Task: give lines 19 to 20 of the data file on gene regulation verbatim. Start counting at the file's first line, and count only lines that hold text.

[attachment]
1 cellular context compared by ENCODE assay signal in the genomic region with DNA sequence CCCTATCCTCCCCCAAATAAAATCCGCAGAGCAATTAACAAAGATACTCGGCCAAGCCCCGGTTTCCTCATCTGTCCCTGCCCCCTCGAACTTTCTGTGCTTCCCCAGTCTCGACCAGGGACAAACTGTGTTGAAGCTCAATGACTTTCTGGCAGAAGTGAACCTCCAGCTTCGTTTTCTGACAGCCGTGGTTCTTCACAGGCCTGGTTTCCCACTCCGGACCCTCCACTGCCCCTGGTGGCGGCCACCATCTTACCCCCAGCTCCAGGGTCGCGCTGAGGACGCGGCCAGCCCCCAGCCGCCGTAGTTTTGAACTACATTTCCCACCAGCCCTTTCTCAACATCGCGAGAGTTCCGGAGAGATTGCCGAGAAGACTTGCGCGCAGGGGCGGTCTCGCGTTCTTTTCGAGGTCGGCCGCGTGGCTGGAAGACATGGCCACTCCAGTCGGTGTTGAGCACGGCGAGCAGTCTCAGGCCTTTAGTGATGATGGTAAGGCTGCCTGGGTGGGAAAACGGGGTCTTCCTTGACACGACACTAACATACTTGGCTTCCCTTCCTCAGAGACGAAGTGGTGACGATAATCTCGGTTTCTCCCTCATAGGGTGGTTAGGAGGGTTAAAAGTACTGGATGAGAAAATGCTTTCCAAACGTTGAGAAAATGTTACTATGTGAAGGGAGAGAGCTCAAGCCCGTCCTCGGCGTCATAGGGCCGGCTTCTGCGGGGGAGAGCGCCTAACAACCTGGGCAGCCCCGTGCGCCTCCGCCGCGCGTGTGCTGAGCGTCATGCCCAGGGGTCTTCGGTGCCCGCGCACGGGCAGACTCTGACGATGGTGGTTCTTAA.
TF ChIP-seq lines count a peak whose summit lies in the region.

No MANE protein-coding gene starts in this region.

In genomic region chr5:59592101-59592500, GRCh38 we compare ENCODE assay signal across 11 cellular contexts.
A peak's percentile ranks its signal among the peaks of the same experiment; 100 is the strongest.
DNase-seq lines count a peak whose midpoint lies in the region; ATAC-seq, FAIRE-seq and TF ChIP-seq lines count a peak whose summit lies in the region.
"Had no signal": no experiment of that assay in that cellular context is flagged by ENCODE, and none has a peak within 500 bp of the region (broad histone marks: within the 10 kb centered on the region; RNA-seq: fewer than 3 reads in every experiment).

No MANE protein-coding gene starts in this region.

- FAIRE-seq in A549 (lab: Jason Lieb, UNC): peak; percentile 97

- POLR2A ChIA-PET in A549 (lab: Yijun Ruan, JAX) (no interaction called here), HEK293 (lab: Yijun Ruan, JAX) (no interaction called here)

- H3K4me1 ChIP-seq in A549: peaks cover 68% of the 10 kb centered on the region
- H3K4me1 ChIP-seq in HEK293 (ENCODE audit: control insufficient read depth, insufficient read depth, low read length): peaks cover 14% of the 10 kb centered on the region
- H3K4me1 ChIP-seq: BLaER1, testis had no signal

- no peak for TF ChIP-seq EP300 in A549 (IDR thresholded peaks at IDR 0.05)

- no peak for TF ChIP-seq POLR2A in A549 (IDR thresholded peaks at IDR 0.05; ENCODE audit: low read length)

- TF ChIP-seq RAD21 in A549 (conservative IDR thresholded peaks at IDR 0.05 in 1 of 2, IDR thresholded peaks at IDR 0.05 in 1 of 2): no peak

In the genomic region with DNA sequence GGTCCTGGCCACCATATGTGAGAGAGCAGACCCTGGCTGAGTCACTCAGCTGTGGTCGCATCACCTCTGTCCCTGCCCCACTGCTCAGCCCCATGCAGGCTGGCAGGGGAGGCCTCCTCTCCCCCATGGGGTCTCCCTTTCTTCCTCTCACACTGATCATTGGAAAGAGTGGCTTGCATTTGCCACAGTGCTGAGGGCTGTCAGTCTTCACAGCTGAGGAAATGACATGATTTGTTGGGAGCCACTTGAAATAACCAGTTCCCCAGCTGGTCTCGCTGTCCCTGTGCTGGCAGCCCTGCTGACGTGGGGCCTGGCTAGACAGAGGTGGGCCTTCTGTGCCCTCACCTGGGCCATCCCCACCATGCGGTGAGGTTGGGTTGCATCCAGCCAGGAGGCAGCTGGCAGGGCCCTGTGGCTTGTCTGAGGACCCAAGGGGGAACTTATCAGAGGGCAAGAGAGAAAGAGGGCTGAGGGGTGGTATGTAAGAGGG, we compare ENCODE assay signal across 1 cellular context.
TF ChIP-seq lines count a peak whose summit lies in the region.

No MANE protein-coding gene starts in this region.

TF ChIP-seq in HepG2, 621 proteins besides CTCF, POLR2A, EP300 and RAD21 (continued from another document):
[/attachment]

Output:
No MANE protein-coding gene starts in this region.

TF ChIP-seq in HepG2, 621 proteins besides CTCF, POLR2A, EP300 and RAD21 (continued from another document):